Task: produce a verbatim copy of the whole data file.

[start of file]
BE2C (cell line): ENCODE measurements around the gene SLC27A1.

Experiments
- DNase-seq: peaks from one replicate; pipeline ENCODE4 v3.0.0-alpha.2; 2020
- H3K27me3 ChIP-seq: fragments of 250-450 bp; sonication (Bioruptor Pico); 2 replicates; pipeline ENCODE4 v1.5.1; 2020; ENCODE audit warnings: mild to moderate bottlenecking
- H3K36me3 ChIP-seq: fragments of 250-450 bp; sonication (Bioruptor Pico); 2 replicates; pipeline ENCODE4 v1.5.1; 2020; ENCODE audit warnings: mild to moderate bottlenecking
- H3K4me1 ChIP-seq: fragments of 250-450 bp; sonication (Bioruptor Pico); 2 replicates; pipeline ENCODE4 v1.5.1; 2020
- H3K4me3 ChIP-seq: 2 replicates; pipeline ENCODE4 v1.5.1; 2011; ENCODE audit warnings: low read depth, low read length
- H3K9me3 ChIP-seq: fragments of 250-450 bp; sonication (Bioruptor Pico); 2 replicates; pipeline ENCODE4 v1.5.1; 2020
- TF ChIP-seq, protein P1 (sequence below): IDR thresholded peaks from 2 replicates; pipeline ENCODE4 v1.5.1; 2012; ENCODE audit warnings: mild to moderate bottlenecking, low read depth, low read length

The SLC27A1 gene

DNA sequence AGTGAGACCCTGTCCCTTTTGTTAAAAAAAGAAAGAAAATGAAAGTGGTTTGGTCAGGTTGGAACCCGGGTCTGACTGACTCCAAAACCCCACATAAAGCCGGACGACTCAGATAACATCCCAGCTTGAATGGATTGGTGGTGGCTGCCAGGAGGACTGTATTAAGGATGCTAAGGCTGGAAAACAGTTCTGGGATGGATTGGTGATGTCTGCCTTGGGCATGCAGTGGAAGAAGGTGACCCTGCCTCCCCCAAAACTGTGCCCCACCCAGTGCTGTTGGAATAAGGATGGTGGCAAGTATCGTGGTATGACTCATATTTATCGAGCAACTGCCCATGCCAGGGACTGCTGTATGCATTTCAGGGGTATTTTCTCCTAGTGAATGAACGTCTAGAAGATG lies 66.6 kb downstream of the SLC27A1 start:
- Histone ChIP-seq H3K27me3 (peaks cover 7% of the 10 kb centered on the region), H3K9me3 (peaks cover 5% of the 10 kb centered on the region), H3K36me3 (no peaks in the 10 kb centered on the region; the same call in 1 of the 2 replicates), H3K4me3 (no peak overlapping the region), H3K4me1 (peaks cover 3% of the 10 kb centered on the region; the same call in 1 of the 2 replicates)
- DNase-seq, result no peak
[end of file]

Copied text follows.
BE2C (cell line): ENCODE measurements around the gene SLC27A1.

Experiments
- DNase-seq: peaks from one replicate; pipeline ENCODE4 v3.0.0-alpha.2; 2020
- H3K27me3 ChIP-seq: fragments of 250-450 bp; sonication (Bioruptor Pico); 2 replicates; pipeline ENCODE4 v1.5.1; 2020; ENCODE audit warnings: mild to moderate bottlenecking
- H3K36me3 ChIP-seq: fragments of 250-450 bp; sonication (Bioruptor Pico); 2 replicates; pipeline ENCODE4 v1.5.1; 2020; ENCODE audit warnings: mild to moderate bottlenecking
- H3K4me1 ChIP-seq: fragments of 250-450 bp; sonication (Bioruptor Pico); 2 replicates; pipeline ENCODE4 v1.5.1; 2020
- H3K4me3 ChIP-seq: 2 replicates; pipeline ENCODE4 v1.5.1; 2011; ENCODE audit warnings: low read depth, low read length
- H3K9me3 ChIP-seq: fragments of 250-450 bp; sonication (Bioruptor Pico); 2 replicates; pipeline ENCODE4 v1.5.1; 2020
- TF ChIP-seq, protein P1 (sequence below): IDR thresholded peaks from 2 replicates; pipeline ENCODE4 v1.5.1; 2012; ENCODE audit warnings: mild to moderate bottlenecking, low read depth, low read length

The SLC27A1 gene

DNA sequence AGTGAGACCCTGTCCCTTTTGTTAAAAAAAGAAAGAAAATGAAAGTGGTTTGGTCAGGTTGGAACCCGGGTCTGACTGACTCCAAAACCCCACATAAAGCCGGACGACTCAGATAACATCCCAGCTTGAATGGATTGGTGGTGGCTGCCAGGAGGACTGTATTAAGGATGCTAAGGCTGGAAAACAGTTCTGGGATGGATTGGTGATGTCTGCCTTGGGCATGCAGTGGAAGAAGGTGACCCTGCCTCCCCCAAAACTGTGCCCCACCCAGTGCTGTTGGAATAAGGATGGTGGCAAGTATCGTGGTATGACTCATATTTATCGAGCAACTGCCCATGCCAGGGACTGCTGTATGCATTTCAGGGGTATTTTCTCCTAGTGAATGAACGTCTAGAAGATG lies 66.6 kb downstream of the SLC27A1 start:
- Histone ChIP-seq H3K27me3 (peaks cover 7% of the 10 kb centered on the region), H3K9me3 (peaks cover 5% of the 10 kb centered on the region), H3K36me3 (no peaks in the 10 kb centered on the region; the same call in 1 of the 2 replicates), H3K4me3 (no peak overlapping the region), H3K4me1 (peaks cover 3% of the 10 kb centered on the region; the same call in 1 of the 2 replicates)
- DNase-seq, result no peak